Austin light-rail gets first approval amid looming Texas legislative threat
Austin's newest light-rail vision — a $5 billion map set to redefine 10 miles of streets — is traveling two parallel tracks this week. On one track, city decision-makers are flashing the go-ahead signal, setting the stage for the Austin Transit Partnership (ATP) to morph blueprints into steel and concrete.
On the parallel track, a bill in the Texas Legislature could obliterate the financial framework of the voter-approved transit expansion known as Project Connect. But only a few days remain for the bill to pass before the legislative session grinds to an end over Memorial Day weekend.
On Wednesday, the ATP board of directors stamped their seal of approval on the light-rail plan — leaving just the Austin City Council and Capital Metro board of directors to give a final green light.
The rail plan, recommended collectively by staff from ATP, Capital Metro and the city, is entirely at street level and travels less than half the 20.2-mile vision approved by voters in 2020.
Despite the truncated route, the plan carries a budget-friendly price tag under $5 billion and extends its reach in three directions from downtown — north, south, and east — laying the foundation for potential expansions.
"[The light-rail plan] is going to be complex and it's going to come with a lot of challenges, but I do think that it embodies so much of the aspirations of this community," ATP board chair Veronica Castro de Barrera said before the unanimous vote. "It really is a visionary plan."
But ATP lost a passenger along the way. Tony Elkins, a transportation finance expert, resigned from the board in April. Now, he's confounded by ATP's choice to back a map that has 25% lower estimated ridership than a rival path: North Lamar to Pleasant Valley.
"Makes no sense to me," Elkins said. "Project Connect should be about mobility and moving the most amount of people."
Elkins — a vice president Meridiam, a Paris-based firm that finances long-term public infrastructure projects — says ATP should explore high-frequency bus service with exclusive, safeguarded lanes. He insists it could cover twice the distance for the same cost while reserving street space for a light-rail system in the future.
"We're talking rubber wheels versus steel wheels," Elkins said. "The beauty of that is for the same amount of money, instead of getting 10 miles of mobility, you could get 20 miles of mobility."
However, those favoring the light-rail system argue that two-and-a-half years after the Project Connect vote, the moment has arrived to make a decision.
"There's a time and place when those of us who believe in this vision, who want to see light-rail become a reality in this community, have to rally together and fight," João Paulo Connolly, a community organizer with the Austin Justice Coalition, told the ATP board. "Today is that day."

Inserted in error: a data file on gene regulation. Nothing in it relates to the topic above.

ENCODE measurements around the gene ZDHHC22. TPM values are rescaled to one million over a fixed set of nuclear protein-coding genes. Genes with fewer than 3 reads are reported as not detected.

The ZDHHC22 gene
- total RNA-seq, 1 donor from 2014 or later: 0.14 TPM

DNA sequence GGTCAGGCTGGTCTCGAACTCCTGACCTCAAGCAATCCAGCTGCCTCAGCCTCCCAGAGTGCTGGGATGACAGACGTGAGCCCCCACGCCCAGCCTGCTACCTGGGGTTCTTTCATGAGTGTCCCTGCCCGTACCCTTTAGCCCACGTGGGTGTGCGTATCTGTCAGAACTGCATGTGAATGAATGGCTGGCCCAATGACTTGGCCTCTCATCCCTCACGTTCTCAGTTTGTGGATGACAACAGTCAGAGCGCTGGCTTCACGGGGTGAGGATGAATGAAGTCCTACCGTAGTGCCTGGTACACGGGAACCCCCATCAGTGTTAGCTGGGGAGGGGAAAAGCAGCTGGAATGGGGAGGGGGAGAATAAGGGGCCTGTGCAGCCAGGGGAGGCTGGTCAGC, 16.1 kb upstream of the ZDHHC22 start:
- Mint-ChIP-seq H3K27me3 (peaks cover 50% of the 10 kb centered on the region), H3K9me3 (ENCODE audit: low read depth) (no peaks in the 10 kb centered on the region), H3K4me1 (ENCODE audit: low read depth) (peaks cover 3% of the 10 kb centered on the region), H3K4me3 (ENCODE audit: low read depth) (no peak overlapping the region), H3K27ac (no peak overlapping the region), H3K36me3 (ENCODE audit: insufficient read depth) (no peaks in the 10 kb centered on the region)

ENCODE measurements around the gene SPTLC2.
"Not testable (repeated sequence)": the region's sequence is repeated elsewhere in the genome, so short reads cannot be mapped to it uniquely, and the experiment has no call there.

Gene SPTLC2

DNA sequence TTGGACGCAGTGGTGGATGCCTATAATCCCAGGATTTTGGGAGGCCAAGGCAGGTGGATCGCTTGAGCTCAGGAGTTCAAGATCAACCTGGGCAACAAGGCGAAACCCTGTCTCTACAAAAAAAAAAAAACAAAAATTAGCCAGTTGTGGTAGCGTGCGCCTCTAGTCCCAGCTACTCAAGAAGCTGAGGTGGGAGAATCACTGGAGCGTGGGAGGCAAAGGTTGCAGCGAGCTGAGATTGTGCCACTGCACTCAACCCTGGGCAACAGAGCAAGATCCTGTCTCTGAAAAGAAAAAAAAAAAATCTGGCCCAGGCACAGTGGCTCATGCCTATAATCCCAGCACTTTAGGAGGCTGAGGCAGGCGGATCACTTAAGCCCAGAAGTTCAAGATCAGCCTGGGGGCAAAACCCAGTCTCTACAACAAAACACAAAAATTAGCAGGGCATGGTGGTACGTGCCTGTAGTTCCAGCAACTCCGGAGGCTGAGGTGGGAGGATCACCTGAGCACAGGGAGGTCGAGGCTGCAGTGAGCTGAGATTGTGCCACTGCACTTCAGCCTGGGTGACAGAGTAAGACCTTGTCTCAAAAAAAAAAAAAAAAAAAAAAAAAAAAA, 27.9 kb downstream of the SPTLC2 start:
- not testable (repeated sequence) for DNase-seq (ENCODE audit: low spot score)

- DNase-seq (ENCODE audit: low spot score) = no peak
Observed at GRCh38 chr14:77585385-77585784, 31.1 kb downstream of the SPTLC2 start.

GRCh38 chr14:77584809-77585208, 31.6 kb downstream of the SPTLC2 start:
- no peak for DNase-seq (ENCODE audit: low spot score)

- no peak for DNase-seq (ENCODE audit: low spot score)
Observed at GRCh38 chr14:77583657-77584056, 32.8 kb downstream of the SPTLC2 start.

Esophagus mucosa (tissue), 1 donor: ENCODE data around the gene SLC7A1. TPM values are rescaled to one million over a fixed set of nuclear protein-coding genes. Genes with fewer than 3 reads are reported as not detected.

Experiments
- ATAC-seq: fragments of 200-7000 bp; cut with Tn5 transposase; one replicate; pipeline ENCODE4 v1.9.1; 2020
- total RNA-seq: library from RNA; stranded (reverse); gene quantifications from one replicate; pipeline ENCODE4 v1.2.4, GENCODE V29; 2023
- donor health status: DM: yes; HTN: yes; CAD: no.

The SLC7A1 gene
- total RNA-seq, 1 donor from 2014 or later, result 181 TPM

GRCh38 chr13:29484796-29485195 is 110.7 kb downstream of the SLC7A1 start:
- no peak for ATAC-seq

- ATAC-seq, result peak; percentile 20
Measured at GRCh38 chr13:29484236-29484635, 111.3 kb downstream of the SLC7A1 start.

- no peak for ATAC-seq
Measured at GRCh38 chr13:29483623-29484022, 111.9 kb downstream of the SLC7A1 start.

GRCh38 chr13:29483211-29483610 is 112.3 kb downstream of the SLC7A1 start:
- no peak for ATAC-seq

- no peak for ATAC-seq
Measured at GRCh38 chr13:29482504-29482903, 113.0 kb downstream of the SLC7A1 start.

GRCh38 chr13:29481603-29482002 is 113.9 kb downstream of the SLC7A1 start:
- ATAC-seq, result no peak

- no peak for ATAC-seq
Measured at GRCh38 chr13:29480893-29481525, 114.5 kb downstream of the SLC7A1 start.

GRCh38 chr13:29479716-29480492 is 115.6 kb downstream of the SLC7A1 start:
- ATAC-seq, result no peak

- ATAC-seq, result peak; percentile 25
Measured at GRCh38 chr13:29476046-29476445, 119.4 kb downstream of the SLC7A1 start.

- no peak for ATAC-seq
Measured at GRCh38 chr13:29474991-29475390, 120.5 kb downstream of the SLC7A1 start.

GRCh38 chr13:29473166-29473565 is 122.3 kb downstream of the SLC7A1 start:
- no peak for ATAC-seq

That fight is already taking shape under the Texas Capitol dome. A weekend deadline looms to pass House Bill 3899 — legislation conceived by Republican state Rep. Ellen Troxclair, a former Austin City Council member.
The bill initially proposed a requirement that ATP hold elections before borrowing the $1.75 billion in bonds and federal loans required for a public infrastructure project of this magnitude. The voter-approved tax hike, currently generating around $160 million annually, would repay this debt over a 35-year period.
As part of a political strategy, Austin Mayor Kirk Watson — a former Democratic state senator — championed amendments to HB 3899 that he believed would make it possible for ATP to hold a "fair" bond election in November and move forward with building light-rail.
Watson persuaded Democratic lawmakers to back the bill, securing the landslide margins needed for the law to take effect immediately and allow Austin to schedule an election for the fall. Without a two-thirds majority support, HB 3899 wouldn't take effect until September — after the Aug. 21 deadline to call a general election for November.
But now that plan may have inadvertently played into the hands of Republican state Sen. Paul Bettencourt, a property tax hawk from Houston.
Among Bettencourt's revisions was a ban on any local government corporation like ATP issuing bonds that would be repaid with city property taxes raised through an election — exactly the structure created to pay for Project Connect.
In 2020, Austin voters authorized a 20.789% increase in the city's maintenance and operations tax rate so the money could be transferred to ATP for financing and building light-rail.
The modified HB 3899 requires the House's blessing, creating an opening to kill it. Supporters and detractors are now scurrying to lobby the 150 members of the Texas House.
"This bill is much, much bigger than Austin now," Mayor Watson said in a statement. "This fight is far from over."